That’s a big departure from 2012’s Alpine A110-50 concept – built to celebrate the 50th anniversary of Alpine’s most iconic car – whose entire front end graphic was defined by a prominent chrome diamond on its snout.
Founded by Dieppe Renault dealer Jean Redele in the 1950s, Alpine built light, compact sports cars using Renault mechanicals; a sort of French Porsche, if you will. The 1955 Alpine A106 was built using Renault 4CV bits; the A108 built between 1958 and 1963 was powered by a Renault Dauphine Gordini engine; the legendary A110 began life with a Renault R8 powertrain.
In 1971, A110s – now with engines based on the Renault 16’s 1.6-litre four – scored an historic 1-2-3 finish in the Monte Carlo Rally, and repeated the feat in 1973, before going on to win the World Rally Championship.
But wins on Sunday didn’t translate to sales on Monday, and struggling Alpine was taken over by Renault in 1973. Two more Alpine sports cars – the A310 and A610 – appeared on Renault’s watch before the company effectively shelved the brand in 1995.
Announcing the return of Alpine in Monaco earlier this year, Renault-Nissan boss Carlos Ghosn carefully made it clear it would be a separate, stand-alone brand. The production version of the mid-engine Alpine Vision, said to be badged the A120 and scheduled to appear in 2017, will not be the only Alpine model.
Renault design boss Laurens van den Acker says the A120 needs to be “the 911 of Alpine”, because it will clearly define the brand and, just as Porsche has done with its iconic sports car, pave the way for a broader range of Alpine vehicles. “If we do [the A120] properly, then we can consider cars like a Panamera,” he says. And the Cayenne? An Alpine SUV is reportedly already under development and is tipped to make its debut in 2018.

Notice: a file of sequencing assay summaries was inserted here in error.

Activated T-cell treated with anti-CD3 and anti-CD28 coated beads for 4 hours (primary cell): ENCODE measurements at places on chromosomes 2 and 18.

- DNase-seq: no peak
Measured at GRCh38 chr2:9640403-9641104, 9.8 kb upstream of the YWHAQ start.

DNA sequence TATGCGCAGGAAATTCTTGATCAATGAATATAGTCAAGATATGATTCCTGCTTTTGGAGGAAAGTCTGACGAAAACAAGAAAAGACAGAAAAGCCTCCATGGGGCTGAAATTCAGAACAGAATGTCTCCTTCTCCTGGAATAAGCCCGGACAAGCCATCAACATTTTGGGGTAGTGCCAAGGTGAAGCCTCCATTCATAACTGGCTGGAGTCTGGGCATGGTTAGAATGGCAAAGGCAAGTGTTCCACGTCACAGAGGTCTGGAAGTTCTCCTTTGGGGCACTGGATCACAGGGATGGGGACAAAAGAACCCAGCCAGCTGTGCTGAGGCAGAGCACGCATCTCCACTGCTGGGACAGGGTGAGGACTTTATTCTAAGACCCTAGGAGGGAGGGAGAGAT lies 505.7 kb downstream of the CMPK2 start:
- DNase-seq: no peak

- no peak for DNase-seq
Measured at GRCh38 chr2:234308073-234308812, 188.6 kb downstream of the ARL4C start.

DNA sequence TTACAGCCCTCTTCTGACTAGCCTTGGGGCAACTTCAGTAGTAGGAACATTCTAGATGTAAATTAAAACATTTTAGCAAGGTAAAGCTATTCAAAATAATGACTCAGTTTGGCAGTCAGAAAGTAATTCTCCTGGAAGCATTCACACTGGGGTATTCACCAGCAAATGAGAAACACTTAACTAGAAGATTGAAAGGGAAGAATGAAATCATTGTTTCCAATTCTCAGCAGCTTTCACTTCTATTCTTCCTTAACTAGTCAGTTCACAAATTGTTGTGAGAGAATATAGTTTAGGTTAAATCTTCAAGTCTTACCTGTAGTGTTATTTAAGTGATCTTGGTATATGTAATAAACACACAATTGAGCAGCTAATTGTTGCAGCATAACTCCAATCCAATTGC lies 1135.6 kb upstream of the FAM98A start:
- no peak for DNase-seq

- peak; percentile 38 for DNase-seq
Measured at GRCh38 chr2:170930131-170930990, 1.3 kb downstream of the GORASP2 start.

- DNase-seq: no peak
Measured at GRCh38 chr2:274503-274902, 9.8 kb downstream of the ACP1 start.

Launching a new premium brand is expensive and time-consuming. What’s more, the Germans, Japanese, Americans, Koreans and even the Chinese (Geely owns Volvo, remember) are already at the party, and Renault’s Alpine launch comes six years after arch-rival PSA launched its DS premium brand. Yet, ironically, Alpine may be the more successful of the two French attempts.
Why? Credibility. The DS brand is a confection built around a memory, where showy styling and glittery showrooms are presented as the evolution of a vehicle design and engineering concept that, at its launch in 1955, was quite simply the most futuristic ever attempted in a mass-production car – the Citroen DS.
The link between the original Citroen DS and today’s DS range is pure marketing hyperbole. By contrast, if Renault delivers on promises to make the A120 light and fast and agile, it will be a car true to the Alpine brand, the real deal. And if Porsche can successfully make and sell SUVs, there’s no reason its
Originally launched in 2010 as a high-style, low-cost attempt to cash in on the customisation trend started by Mini, DS has evolved into the PSA Group’s premium market spearhead. It is, ironically, intended for a role Citroen itself could have easily fulfi lled before Peugeot dumbed down the world’s most consistently innovative car company. PSA plans to launch six new DS models by 2020, including two SUVs. Sadly, none will have hydropneumatic suspension.